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Monks and the military in Jaffna

The Sri Lankan army reportedly “extended their maximum support” to yet another Buddhist festival in Jaffna last week, as the military continued its occupation of the peninsula.

Soldiers shed their guns, boots and uniform for white shirts, as they marked a ceremony in which new robes for monks were brought from the army’s occupying 512 Brigade headquarters in Jaffna to the controversial Sri Naga Vihara in the city centre.

Due to its imposing structure and its prime location in Jaffna Town, a Tamil cultural centre with a negligible Buddhist population, locals have viewed the monastery as a symbol of Sinhala-Buddhist colonisation since its post-war expansion.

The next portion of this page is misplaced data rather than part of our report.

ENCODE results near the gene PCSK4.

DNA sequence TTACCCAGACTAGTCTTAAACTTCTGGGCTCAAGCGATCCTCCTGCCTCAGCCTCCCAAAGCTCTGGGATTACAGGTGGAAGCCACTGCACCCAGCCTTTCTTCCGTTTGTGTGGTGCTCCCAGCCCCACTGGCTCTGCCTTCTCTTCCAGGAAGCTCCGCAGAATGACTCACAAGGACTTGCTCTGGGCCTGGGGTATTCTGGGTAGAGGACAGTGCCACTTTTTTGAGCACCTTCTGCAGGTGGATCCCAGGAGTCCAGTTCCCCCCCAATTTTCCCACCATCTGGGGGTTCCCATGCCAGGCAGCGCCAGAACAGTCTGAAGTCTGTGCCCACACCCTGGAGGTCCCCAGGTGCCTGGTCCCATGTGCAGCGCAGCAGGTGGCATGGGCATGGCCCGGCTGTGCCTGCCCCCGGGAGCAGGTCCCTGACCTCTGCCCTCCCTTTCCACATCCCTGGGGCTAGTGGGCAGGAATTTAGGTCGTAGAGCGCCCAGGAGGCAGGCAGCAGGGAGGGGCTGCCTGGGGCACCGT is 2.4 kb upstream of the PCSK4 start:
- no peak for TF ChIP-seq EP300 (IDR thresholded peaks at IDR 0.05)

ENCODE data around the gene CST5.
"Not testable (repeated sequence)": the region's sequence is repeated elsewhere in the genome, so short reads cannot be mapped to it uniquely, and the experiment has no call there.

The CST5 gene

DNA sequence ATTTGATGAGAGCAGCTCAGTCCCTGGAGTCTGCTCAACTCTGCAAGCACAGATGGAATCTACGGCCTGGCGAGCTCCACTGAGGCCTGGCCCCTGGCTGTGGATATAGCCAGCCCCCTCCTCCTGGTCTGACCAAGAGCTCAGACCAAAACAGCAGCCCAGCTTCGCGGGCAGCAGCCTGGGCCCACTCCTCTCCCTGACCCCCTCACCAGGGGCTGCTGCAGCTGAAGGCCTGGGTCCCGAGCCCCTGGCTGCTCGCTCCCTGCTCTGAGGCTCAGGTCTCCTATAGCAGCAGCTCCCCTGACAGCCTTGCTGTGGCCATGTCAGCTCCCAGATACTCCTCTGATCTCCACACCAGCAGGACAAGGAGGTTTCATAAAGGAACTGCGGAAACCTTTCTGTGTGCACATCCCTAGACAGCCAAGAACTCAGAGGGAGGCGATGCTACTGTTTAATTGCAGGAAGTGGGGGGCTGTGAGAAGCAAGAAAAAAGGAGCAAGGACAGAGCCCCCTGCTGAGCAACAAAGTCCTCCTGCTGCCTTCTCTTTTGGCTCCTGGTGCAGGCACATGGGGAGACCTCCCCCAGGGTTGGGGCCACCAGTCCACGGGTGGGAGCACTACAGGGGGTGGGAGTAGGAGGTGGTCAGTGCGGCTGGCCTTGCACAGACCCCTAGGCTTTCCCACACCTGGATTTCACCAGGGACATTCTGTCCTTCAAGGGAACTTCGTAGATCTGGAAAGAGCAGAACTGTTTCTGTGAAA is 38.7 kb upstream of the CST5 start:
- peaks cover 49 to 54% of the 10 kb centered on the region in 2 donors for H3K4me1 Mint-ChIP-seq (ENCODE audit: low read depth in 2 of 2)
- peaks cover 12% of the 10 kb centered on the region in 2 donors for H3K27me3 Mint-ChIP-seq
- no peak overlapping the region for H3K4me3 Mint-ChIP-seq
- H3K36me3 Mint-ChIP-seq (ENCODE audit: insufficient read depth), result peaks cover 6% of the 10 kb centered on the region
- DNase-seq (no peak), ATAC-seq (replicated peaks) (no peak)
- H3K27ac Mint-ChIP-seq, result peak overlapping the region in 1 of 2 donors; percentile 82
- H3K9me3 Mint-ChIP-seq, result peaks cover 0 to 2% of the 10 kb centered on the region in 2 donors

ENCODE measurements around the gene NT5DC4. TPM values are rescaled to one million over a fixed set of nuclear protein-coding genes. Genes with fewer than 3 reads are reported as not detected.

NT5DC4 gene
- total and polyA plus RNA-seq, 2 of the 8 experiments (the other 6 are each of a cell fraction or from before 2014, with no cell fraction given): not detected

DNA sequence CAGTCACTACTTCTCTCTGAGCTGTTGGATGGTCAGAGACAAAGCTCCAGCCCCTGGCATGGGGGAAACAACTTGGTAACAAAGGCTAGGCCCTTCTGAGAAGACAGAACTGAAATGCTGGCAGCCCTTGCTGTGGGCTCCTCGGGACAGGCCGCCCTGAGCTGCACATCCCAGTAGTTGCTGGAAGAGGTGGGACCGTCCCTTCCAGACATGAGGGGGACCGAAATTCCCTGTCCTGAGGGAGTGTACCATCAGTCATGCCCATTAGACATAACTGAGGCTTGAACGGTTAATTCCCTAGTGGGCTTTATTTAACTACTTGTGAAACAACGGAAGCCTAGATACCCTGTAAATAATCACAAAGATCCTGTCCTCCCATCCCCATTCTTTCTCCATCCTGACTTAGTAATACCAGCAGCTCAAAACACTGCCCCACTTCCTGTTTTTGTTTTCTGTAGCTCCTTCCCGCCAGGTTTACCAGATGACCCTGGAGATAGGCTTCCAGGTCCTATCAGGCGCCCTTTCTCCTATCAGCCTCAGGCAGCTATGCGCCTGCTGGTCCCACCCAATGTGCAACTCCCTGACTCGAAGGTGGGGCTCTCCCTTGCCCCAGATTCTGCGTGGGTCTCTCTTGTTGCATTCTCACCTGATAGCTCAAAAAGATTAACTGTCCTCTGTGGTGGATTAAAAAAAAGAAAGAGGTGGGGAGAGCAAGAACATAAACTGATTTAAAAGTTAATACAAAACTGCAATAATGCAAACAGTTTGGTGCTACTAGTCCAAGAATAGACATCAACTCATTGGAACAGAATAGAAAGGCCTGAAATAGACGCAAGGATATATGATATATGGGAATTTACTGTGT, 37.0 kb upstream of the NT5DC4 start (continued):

The monastery also came under fire in 2018 when its former chief monk was cremated, with the backing of Sri Lankan military forces, in the vicinity of a Tamil massacre memorial and Hindu temple, despite fierce opposition from locals.

“The annual event was organized by the 51 Division upon instructions and patronage of the Commander Security Forces – Jaffna (SF-J) Major General Jagath Kodithuwakku,” declared a military website.

The event marked yet another occasion in which the Sri Lankan military was directly involved in Sinhala Buddhist events in the North-East, a regular occurrence across the Tamil homeland under the Sri Lankan occupation.

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